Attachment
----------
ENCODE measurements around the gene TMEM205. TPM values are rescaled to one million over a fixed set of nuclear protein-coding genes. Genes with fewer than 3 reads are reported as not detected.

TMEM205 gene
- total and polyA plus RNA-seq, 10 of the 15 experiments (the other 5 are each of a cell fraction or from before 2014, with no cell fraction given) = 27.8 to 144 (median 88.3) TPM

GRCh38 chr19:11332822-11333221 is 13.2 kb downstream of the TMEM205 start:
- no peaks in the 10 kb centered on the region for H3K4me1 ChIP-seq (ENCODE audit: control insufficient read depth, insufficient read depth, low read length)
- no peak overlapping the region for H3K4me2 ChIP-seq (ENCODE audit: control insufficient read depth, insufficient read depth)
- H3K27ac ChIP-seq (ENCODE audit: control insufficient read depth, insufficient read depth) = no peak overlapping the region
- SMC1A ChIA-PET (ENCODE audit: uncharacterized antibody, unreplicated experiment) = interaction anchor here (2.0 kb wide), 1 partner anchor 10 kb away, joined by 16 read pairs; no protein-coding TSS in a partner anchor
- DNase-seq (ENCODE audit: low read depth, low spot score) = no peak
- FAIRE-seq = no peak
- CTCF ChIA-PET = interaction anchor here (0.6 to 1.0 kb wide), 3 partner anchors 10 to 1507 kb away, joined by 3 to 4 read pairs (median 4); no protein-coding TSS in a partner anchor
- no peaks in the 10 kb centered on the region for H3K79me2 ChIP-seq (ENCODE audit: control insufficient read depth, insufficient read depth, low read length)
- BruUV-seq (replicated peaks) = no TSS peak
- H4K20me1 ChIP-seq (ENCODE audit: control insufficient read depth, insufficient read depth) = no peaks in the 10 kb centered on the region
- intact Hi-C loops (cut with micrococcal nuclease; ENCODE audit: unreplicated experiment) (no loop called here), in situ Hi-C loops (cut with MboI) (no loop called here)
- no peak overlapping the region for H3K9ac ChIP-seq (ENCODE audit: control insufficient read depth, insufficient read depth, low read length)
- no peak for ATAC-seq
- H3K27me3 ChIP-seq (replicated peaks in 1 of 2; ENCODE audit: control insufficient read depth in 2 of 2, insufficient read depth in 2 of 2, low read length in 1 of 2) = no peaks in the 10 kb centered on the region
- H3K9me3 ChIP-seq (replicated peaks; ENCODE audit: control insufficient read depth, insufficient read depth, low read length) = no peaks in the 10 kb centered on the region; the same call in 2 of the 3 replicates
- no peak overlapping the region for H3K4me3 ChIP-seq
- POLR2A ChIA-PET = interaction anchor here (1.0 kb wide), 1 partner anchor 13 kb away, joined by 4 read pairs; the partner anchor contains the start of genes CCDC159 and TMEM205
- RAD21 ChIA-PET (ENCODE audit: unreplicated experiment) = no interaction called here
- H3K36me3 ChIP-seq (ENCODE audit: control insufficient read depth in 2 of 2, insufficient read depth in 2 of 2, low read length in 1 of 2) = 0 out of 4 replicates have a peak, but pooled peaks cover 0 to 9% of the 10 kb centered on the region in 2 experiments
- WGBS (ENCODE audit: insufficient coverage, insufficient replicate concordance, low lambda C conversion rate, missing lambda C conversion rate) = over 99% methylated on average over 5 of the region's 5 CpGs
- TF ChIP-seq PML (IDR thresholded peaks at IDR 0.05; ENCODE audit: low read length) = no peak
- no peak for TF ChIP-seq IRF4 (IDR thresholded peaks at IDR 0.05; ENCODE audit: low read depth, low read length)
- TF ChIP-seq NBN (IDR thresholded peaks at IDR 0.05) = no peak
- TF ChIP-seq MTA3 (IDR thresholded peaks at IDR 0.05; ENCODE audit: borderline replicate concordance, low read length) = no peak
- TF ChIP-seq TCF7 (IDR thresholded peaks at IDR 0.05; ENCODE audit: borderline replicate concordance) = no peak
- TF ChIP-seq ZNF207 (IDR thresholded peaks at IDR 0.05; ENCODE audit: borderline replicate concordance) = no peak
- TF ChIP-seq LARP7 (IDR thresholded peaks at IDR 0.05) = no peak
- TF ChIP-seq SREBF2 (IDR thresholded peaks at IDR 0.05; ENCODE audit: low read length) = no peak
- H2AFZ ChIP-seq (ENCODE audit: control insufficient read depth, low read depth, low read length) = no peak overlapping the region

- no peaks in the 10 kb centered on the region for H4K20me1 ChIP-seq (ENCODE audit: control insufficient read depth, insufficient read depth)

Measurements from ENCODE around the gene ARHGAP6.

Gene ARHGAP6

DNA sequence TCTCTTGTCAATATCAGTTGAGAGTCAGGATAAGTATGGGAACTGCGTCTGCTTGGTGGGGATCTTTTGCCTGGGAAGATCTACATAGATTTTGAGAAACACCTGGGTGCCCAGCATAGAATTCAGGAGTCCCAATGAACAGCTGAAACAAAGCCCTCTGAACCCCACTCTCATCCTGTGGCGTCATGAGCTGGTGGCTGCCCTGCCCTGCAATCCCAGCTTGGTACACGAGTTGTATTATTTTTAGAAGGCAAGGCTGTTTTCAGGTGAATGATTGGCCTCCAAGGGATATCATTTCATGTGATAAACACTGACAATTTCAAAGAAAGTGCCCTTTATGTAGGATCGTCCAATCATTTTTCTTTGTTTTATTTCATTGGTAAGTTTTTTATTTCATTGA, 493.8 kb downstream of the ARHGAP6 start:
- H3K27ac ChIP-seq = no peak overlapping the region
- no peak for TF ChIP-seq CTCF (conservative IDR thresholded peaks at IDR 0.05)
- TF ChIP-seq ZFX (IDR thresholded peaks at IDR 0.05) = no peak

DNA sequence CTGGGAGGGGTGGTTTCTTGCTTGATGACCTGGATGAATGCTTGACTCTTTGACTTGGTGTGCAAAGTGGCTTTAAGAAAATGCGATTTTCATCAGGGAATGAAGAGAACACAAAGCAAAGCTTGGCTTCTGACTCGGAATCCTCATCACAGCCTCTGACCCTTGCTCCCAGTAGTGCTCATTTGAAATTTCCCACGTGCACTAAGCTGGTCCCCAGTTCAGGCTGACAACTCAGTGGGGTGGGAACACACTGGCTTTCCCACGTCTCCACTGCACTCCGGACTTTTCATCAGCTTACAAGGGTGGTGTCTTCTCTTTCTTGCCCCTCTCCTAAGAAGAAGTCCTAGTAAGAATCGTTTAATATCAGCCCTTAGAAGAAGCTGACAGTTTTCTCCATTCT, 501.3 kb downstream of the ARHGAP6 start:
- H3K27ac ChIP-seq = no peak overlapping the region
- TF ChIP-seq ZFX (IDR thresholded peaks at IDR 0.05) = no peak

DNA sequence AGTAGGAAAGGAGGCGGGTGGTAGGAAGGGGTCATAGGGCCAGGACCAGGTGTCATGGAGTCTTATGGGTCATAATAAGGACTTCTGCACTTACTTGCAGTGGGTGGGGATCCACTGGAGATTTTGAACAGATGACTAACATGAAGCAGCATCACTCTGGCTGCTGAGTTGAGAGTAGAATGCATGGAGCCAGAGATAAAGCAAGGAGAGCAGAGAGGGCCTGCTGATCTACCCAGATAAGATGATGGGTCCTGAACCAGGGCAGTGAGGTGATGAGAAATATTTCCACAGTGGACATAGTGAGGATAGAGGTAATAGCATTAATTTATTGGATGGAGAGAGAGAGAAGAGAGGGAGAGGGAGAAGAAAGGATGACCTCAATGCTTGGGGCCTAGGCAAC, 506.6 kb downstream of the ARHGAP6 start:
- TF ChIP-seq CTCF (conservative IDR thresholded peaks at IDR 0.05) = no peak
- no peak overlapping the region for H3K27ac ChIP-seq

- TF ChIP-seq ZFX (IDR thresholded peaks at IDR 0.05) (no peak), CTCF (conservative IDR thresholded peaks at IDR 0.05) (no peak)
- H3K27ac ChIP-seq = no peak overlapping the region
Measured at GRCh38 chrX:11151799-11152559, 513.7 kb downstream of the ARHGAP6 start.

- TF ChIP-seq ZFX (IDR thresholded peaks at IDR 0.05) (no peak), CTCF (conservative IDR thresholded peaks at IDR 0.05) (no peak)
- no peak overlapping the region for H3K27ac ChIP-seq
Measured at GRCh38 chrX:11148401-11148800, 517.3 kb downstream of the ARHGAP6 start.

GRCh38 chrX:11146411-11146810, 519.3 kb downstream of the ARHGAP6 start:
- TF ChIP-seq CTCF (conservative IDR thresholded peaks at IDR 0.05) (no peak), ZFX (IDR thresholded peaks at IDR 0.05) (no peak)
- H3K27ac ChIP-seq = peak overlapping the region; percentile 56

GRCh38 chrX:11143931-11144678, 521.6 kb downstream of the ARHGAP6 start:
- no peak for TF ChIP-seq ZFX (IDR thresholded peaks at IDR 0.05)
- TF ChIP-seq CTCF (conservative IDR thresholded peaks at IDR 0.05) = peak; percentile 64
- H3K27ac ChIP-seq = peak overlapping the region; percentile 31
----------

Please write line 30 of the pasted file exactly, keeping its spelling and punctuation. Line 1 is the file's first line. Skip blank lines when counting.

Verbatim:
- TF ChIP-seq ZNF207 (IDR thresholded peaks at IDR 0.05; ENCODE audit: borderline replicate concordance) = no peak